- Measure the length of a side in cm. Verify the shape is a cube by making sure the other sides are the same length.
- Record the length in your notebook.
- Using a calculator, calculate the volume using the formula V= S
^{3}. - Record your answer using the correct number of significant figures.

6. Repeat using the rectangular prism using the formula V =lwh.

(Edit) 7. Now check the volumes you obtained by filling the Relational Geosolid® shapes with water. Pour the water into a graduated cylinder and measure the volume.

Optional 1: Obtain the solid triangular prism and calculate the volume using the formula V = AH where A = the area of the triangular base or 1/2bh and H = the height of the prism

Weigh the prism to obtain its mass. Measure the sides and calculate the volume. Now calculate the density. According to the text the density of glass is 2.6 g/cm^{3}. Do you think the solid triangular prism is made of glass?

Let’s check to see if liquid volume is really equal to calculated volume.

8. Obtain a solid plastic cube (letter die)

9. Measure three sides to determine if it is a cube. If it is a true cube, then use the formula for volume V= S^{3} . If not, the use the formula for the volume V =lwh.

10. Record the side lengths and calculated volume.

11. Place 25 mL of water in a graduated cylinder. Carefully drop in the letter cube.

12. Record the final water level. Calculate the volume by subtracting 25 from the final level. How do the two volumes compare?

### Part 2. Determine the Density of an Irregularly-shaped object Using Water Displacement

Do you remember the density video from Lab 1? In it the narrator explained how to figure out a volume of an irregularly-shaped solid object by immersing it in water in a graduated cylinder and recording the difference in water level.

Procedure 2.

1. Obtain a small rubber stopper and a graduated cylinder.

2. Weigh and record the mass of the dry stopper. Use the more accurate smaller scale.

3. Use tap water to fill your graduated cylinder to 25 mL.

4. Read and record this volume to the nearest 0.1 mL remembering to read the volume at the bottom of the meniscus.

5. Carefully submerge the rubber stopper in the graduated cylinder.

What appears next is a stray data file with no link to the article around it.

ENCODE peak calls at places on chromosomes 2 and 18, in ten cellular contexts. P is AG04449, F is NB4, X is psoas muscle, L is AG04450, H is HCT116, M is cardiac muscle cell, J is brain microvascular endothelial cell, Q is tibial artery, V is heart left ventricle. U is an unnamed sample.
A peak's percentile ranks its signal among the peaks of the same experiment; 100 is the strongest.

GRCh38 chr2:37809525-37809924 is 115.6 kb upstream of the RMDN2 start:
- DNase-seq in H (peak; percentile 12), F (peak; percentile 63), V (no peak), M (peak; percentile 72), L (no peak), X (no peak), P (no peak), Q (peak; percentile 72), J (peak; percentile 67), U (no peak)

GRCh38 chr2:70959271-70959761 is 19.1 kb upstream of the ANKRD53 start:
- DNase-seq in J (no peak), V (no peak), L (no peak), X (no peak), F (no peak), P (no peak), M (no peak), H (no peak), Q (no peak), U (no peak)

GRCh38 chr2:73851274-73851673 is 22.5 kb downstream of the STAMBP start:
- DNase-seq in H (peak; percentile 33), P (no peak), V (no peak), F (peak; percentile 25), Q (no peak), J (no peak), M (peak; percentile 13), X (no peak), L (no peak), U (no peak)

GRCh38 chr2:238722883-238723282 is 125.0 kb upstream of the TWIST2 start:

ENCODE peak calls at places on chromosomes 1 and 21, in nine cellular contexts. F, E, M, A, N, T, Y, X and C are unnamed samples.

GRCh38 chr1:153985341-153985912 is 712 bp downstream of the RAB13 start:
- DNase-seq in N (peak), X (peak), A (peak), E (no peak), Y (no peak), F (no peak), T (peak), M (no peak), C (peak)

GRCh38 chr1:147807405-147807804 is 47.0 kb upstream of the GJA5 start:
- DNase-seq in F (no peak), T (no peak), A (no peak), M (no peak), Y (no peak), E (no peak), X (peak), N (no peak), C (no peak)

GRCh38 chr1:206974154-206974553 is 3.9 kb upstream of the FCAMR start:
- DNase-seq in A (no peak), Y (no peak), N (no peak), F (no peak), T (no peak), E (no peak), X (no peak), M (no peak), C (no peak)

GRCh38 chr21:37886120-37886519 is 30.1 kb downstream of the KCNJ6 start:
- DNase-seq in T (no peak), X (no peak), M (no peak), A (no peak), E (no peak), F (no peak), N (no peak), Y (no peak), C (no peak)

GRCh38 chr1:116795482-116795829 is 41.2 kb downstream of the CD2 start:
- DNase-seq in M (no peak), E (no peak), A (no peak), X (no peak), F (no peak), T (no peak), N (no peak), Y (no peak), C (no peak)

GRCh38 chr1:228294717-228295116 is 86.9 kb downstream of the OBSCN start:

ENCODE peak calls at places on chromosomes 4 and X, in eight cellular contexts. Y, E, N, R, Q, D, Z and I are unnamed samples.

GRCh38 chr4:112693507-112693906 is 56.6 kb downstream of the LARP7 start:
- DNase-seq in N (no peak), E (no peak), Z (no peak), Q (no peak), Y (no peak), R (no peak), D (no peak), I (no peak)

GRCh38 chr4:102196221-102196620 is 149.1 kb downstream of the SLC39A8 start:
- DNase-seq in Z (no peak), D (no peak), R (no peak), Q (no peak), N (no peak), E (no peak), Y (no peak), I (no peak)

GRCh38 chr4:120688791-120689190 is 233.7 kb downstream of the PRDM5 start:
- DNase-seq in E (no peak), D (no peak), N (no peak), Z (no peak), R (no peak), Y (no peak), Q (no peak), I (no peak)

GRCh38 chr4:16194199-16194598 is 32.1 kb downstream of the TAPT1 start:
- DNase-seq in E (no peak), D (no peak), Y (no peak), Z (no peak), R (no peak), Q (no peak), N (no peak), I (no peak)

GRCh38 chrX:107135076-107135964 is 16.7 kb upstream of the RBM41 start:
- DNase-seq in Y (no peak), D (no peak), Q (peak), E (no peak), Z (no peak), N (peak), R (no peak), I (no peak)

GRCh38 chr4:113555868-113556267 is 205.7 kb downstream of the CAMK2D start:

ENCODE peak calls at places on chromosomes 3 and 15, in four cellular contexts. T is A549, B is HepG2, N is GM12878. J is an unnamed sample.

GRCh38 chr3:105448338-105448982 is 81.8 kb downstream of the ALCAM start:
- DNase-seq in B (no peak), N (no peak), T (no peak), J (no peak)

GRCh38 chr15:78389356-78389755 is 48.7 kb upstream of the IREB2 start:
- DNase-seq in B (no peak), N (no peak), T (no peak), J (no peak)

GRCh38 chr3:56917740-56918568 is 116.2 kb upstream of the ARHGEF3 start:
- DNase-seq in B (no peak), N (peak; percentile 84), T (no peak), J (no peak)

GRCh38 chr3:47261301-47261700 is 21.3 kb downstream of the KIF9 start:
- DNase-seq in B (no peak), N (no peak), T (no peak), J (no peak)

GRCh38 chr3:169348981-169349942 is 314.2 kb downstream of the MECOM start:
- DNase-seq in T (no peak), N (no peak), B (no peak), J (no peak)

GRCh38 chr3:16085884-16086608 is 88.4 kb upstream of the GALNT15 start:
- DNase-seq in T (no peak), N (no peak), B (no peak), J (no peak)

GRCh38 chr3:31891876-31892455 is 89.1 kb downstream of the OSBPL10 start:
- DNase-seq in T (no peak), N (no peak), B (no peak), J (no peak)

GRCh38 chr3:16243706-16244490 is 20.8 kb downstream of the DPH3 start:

6. Read and record the new volume. What is the volume of the rubber stopper?

7. What is the density of the rubber stopper?

Leave room to record your observations in your notebook.

### Part 3. Identify unknown samples using density

- Sample of metal A
- Sample of metal B
- Sample of metal C
- Sample rock

Use what you have learned in the part 2 of this lab to calculate the density of metal samples and find out their identity. Be sure to take careful notes of what you do and what your results are.

Repeat procedure 2, replacing the rubber stopper with metal samples.

Use this table of the density of some common substances to identify your unknowns.

**Substance** **Density** (g/cm^{3})

Air 0.0013

Wood (oak) 0.85

Water 1.00

Ice 0.93

Aluminum 2.7

Lead 11.3

Copper 8.96

Gold 19.3

Iron 7.86

Pyrite 5.0

Galena 7.5

Zinc 7.133 – 7.14

(Edit) Optional 2. Measure the length, width and height of a wood block. Calculate the volume using V =lwh. Weigh the wood block. Now calculate its density. Is the wood block more or less dense than oak? Why is it preferable to calculate the volume of the wood block rather than use the water displacement method?

Final optional: Obtain and weigh 5 dry pennies using the more accurate smaller scale. Now take their volume using the water method and calculate the density. Based on the density you obtained, do you think pennies are pure copper?

Please leave a comment or send an e-mail if you have any questions before our meeting.